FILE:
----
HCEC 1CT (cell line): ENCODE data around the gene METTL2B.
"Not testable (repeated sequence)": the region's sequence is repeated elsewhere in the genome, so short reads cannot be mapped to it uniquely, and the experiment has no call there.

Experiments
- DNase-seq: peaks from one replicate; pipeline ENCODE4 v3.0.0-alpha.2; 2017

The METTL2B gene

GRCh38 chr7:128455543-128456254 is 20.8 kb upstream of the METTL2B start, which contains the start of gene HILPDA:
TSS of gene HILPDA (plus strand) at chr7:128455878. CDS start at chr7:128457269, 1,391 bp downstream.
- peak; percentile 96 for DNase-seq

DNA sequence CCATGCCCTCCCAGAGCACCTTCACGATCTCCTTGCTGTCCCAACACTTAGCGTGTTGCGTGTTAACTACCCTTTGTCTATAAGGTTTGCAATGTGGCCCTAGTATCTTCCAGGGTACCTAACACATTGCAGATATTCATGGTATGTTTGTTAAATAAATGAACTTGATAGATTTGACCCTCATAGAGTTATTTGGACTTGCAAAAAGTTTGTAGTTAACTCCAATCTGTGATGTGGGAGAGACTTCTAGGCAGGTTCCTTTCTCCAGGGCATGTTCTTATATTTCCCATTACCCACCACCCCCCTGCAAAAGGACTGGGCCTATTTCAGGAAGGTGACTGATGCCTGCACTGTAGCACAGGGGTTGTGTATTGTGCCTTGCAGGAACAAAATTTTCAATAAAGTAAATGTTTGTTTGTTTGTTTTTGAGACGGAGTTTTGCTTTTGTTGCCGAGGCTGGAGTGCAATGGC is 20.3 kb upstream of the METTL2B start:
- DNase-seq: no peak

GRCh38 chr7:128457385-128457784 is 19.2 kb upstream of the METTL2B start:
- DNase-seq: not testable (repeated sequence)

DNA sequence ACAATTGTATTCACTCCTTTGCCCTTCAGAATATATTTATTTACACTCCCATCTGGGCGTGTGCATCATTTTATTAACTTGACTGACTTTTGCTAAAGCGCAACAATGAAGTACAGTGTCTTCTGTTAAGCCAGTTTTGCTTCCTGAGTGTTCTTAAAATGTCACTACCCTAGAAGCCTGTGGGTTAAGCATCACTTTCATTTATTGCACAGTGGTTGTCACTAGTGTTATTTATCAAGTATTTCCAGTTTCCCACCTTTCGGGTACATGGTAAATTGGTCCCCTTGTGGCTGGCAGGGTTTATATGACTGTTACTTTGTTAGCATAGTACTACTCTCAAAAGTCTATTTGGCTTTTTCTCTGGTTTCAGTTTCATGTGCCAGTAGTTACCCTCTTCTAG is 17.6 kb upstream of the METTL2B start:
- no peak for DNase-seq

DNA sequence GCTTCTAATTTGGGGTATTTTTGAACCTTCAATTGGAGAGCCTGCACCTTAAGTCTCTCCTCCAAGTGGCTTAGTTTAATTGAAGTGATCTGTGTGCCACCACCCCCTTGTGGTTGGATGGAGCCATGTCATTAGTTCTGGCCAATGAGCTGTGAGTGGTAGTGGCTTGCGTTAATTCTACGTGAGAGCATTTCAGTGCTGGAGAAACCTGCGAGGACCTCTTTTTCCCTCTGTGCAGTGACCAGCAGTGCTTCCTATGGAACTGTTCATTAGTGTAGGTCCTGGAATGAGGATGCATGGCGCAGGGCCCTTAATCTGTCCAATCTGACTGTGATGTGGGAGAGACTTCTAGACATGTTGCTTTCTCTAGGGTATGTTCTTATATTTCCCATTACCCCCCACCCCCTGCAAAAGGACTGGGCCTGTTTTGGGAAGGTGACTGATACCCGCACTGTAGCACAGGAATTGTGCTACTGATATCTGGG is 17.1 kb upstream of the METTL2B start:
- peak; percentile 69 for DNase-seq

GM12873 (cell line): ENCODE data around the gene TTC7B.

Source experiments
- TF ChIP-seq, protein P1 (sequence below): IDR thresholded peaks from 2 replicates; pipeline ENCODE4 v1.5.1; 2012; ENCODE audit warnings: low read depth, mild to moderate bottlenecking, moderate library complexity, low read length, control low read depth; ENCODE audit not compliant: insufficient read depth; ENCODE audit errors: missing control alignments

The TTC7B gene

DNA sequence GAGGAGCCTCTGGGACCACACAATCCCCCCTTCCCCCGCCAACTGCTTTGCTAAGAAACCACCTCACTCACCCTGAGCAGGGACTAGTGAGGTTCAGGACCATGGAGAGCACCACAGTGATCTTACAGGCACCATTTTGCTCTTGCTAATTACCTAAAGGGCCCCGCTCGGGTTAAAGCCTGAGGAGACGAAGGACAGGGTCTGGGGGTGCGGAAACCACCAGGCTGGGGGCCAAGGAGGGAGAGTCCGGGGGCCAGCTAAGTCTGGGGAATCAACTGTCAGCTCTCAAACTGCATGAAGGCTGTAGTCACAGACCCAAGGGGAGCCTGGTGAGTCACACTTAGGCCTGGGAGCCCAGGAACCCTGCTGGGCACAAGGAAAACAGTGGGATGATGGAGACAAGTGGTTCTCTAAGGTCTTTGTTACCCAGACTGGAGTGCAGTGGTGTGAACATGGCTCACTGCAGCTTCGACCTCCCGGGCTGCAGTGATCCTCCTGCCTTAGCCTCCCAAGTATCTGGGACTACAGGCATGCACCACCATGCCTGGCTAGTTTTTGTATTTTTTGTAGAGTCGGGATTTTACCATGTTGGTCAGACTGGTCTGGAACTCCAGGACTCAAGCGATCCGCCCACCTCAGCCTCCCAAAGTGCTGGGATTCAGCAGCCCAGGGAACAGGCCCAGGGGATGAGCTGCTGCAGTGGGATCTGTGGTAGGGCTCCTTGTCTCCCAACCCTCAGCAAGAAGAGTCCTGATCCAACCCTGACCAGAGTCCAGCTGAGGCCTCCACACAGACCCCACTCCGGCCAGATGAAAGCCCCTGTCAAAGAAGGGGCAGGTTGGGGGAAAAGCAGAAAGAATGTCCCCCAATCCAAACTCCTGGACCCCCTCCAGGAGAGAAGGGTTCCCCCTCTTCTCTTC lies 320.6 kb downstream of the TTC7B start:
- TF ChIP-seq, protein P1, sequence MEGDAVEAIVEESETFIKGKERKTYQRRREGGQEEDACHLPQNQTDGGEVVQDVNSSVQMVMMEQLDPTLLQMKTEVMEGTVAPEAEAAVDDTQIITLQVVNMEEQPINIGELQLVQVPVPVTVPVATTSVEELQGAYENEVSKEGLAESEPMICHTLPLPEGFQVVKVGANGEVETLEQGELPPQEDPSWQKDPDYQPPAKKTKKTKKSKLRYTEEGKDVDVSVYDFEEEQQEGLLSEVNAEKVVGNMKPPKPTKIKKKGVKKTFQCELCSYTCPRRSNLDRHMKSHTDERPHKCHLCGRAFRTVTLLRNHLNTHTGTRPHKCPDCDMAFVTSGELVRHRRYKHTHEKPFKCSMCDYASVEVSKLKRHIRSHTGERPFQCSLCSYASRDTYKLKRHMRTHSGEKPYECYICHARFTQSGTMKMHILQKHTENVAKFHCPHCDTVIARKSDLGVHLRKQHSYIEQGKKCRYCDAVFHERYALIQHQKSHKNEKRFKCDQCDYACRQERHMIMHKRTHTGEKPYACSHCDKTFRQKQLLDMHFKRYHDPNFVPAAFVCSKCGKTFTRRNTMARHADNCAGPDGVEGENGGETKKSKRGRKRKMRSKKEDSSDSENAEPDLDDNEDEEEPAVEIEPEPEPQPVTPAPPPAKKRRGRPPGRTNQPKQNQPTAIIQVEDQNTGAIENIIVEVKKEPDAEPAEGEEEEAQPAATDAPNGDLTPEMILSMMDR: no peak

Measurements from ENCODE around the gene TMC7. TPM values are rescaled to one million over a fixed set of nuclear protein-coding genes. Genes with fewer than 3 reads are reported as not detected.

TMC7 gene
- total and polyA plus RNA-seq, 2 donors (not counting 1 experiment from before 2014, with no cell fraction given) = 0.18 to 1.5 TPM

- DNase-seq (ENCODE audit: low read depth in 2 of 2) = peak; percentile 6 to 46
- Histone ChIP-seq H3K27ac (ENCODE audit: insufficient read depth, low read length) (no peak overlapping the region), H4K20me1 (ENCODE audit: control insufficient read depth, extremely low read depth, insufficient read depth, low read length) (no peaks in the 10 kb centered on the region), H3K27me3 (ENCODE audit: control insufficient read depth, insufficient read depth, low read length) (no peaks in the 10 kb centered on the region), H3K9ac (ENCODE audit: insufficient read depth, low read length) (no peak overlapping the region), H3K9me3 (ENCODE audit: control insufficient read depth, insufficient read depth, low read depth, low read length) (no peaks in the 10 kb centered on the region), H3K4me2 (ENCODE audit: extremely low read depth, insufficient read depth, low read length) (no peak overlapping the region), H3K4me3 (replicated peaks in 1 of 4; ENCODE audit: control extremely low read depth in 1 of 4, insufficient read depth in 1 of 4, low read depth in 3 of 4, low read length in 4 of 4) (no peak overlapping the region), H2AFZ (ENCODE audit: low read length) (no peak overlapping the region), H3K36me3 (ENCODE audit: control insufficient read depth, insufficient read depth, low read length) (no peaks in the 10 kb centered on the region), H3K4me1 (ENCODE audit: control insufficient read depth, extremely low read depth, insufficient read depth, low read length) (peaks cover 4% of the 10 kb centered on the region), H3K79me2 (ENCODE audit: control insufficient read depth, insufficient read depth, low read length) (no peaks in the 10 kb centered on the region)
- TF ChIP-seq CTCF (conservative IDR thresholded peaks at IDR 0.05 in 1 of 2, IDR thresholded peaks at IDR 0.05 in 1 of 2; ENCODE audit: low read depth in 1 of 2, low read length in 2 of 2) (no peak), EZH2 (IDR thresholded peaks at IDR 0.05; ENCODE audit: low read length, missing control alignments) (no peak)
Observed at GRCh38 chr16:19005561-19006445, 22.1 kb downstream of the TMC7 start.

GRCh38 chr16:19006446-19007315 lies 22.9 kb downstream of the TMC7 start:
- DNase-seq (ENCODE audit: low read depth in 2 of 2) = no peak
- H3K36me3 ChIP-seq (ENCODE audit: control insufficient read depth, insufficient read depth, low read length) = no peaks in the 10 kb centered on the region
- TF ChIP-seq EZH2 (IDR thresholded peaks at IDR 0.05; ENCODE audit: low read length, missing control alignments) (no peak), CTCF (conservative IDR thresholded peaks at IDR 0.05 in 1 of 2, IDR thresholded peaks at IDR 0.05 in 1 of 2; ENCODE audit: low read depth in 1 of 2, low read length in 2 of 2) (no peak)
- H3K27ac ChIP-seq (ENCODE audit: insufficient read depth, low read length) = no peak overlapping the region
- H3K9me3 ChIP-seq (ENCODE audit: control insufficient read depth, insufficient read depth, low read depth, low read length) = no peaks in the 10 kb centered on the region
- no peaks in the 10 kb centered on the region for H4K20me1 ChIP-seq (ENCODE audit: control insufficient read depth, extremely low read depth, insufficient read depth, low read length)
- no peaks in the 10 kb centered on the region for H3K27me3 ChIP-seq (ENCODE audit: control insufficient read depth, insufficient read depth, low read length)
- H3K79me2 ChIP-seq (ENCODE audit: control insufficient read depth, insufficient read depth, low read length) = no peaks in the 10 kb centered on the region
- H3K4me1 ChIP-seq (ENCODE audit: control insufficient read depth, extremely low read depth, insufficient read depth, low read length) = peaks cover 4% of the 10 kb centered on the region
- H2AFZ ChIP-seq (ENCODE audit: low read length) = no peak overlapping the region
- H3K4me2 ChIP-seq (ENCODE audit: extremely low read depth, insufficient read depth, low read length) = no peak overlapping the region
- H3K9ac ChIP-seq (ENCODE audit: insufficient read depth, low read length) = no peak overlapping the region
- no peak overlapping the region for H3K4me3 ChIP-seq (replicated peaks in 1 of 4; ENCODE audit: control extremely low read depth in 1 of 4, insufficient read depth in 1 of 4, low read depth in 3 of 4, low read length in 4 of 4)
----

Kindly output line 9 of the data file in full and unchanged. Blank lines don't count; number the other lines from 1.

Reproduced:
DNA sequence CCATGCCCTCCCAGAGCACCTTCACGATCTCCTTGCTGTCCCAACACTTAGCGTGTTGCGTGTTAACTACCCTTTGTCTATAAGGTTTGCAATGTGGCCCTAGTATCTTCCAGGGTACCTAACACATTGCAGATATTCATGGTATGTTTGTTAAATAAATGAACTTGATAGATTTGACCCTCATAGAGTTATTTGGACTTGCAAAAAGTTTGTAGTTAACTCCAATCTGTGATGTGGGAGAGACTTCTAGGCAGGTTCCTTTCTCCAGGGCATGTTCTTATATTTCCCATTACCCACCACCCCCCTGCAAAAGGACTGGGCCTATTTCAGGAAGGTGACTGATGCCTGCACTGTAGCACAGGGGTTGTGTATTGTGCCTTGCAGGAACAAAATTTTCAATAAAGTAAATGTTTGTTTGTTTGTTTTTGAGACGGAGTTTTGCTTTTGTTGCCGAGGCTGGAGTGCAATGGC is 20.3 kb upstream of the METTL2B start: